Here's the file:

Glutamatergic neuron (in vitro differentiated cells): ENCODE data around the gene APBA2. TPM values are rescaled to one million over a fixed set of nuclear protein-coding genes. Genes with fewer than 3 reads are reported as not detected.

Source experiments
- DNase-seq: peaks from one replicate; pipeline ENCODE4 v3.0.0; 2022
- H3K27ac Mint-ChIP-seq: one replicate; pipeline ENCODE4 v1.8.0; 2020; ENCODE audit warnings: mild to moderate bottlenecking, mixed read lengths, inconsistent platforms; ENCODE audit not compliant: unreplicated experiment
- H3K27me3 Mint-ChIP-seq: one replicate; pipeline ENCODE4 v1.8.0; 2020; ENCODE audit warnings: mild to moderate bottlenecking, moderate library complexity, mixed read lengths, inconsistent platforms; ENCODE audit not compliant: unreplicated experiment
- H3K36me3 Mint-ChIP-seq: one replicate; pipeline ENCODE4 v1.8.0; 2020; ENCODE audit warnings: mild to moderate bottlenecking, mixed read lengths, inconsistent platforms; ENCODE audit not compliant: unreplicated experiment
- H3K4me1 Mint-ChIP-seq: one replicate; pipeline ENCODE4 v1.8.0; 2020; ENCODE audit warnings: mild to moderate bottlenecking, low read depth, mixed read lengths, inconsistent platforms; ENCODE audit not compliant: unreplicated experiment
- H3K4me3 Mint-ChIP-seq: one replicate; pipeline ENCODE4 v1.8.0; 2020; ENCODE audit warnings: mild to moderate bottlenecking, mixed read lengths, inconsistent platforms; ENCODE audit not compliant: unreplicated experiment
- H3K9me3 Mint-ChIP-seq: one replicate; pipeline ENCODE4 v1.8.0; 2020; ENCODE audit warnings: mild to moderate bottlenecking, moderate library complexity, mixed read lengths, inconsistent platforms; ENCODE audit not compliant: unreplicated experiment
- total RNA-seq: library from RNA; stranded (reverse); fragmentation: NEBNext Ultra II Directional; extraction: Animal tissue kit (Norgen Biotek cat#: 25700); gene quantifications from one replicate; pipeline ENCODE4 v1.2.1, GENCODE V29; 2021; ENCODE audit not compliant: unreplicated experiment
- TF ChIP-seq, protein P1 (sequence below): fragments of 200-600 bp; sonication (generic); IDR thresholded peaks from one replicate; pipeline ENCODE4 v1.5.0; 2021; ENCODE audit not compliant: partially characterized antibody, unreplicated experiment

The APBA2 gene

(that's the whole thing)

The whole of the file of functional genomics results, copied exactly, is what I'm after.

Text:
Glutamatergic neuron (in vitro differentiated cells): ENCODE data around the gene APBA2. TPM values are rescaled to one million over a fixed set of nuclear protein-coding genes. Genes with fewer than 3 reads are reported as not detected.

Source experiments
- DNase-seq: peaks from one replicate; pipeline ENCODE4 v3.0.0; 2022
- H3K27ac Mint-ChIP-seq: one replicate; pipeline ENCODE4 v1.8.0; 2020; ENCODE audit warnings: mild to moderate bottlenecking, mixed read lengths, inconsistent platforms; ENCODE audit not compliant: unreplicated experiment
- H3K27me3 Mint-ChIP-seq: one replicate; pipeline ENCODE4 v1.8.0; 2020; ENCODE audit warnings: mild to moderate bottlenecking, moderate library complexity, mixed read lengths, inconsistent platforms; ENCODE audit not compliant: unreplicated experiment
- H3K36me3 Mint-ChIP-seq: one replicate; pipeline ENCODE4 v1.8.0; 2020; ENCODE audit warnings: mild to moderate bottlenecking, mixed read lengths, inconsistent platforms; ENCODE audit not compliant: unreplicated experiment
- H3K4me1 Mint-ChIP-seq: one replicate; pipeline ENCODE4 v1.8.0; 2020; ENCODE audit warnings: mild to moderate bottlenecking, low read depth, mixed read lengths, inconsistent platforms; ENCODE audit not compliant: unreplicated experiment
- H3K4me3 Mint-ChIP-seq: one replicate; pipeline ENCODE4 v1.8.0; 2020; ENCODE audit warnings: mild to moderate bottlenecking, mixed read lengths, inconsistent platforms; ENCODE audit not compliant: unreplicated experiment
- H3K9me3 Mint-ChIP-seq: one replicate; pipeline ENCODE4 v1.8.0; 2020; ENCODE audit warnings: mild to moderate bottlenecking, moderate library complexity, mixed read lengths, inconsistent platforms; ENCODE audit not compliant: unreplicated experiment
- total RNA-seq: library from RNA; stranded (reverse); fragmentation: NEBNext Ultra II Directional; extraction: Animal tissue kit (Norgen Biotek cat#: 25700); gene quantifications from one replicate; pipeline ENCODE4 v1.2.1, GENCODE V29; 2021; ENCODE audit not compliant: unreplicated experiment
- TF ChIP-seq, protein P1 (sequence below): fragments of 200-600 bp; sonication (generic); IDR thresholded peaks from one replicate; pipeline ENCODE4 v1.5.0; 2021; ENCODE audit not compliant: partially characterized antibody, unreplicated experiment

The APBA2 gene